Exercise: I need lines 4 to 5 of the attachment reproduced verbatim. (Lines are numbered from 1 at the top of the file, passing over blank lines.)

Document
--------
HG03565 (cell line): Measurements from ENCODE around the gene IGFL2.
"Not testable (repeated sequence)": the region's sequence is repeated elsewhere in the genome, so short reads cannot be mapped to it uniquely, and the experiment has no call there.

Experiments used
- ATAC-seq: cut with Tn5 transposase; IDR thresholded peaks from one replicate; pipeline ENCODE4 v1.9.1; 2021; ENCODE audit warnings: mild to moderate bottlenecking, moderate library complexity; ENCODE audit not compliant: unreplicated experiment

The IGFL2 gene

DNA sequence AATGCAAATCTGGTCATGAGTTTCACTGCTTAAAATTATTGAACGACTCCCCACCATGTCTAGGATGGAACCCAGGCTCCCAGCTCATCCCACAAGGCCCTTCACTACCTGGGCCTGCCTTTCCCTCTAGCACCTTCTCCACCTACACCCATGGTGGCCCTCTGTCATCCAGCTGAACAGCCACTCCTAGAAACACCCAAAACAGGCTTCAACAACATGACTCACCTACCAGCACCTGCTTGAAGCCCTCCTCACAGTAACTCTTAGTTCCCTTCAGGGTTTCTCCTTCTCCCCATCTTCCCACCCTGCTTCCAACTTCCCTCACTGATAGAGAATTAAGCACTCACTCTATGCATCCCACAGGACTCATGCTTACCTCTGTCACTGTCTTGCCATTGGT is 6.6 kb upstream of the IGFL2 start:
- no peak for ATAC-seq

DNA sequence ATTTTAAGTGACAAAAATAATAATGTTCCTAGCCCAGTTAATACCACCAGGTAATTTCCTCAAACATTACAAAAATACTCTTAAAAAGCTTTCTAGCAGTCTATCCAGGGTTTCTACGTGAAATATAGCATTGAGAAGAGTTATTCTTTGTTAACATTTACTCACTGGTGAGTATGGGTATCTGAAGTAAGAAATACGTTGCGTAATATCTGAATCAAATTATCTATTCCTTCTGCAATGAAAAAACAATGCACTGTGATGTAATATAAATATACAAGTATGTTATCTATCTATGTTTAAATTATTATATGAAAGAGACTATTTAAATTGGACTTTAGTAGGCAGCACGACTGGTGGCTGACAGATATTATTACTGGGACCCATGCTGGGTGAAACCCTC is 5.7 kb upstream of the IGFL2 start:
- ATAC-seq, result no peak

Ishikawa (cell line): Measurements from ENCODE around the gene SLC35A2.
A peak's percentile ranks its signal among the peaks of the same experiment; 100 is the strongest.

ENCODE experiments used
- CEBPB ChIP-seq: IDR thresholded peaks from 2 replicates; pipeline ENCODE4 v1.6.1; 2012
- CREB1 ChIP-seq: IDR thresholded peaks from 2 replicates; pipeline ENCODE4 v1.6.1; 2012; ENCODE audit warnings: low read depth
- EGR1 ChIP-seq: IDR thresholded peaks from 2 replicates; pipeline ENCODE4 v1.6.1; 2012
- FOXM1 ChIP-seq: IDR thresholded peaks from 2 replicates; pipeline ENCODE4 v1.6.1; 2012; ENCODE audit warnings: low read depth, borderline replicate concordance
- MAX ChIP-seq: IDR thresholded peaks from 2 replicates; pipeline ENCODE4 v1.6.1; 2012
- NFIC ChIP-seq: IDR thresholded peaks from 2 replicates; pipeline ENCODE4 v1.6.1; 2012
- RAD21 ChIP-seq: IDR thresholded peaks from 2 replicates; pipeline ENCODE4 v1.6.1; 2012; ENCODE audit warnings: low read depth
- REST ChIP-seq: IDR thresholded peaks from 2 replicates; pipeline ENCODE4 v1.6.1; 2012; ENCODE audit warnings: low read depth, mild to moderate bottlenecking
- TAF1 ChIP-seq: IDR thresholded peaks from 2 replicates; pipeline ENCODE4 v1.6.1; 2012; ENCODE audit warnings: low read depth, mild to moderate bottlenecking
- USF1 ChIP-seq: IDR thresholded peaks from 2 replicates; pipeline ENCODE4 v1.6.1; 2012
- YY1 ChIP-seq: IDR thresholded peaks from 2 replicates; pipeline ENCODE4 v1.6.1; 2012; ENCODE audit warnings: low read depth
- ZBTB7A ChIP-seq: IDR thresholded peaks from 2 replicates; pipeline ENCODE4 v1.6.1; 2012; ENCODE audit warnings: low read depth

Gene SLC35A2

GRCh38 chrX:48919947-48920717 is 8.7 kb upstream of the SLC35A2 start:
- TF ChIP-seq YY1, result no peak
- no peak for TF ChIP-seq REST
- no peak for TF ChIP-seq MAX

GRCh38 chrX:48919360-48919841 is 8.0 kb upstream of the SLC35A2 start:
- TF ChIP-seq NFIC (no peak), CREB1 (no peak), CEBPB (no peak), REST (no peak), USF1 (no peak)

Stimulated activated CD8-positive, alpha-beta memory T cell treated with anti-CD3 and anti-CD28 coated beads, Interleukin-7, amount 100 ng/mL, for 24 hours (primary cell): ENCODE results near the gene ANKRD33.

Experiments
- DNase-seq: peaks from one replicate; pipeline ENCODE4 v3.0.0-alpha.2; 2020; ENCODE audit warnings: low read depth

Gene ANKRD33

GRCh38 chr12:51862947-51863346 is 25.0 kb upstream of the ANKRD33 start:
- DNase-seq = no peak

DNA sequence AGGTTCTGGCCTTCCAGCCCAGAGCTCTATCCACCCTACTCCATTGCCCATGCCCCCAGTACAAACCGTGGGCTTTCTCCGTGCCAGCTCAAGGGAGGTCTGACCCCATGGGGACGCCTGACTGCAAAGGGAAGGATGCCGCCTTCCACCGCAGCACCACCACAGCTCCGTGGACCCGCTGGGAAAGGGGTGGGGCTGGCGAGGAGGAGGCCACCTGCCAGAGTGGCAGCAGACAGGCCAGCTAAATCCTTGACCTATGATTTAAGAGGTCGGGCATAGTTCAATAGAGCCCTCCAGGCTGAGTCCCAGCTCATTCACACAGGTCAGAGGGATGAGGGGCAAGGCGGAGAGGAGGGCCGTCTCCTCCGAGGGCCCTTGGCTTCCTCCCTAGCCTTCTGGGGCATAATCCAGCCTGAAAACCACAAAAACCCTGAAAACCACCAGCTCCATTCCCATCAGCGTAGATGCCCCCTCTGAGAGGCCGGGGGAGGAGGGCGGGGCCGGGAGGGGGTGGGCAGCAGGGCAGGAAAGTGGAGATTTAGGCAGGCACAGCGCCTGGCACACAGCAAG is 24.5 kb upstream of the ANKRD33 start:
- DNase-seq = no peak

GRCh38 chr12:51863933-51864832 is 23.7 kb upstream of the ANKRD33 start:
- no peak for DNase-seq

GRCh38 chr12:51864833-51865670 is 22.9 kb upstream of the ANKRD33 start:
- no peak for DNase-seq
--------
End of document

- ATAC-seq: cut with Tn5 transposase; IDR thresholded peaks from one replicate; pipeline ENCODE4 v1.9.1; 2021; ENCODE audit warnings: mild to moderate bottlenecking, moderate library complexity; ENCODE audit not compliant: unreplicated experiment

The IGFL2 gene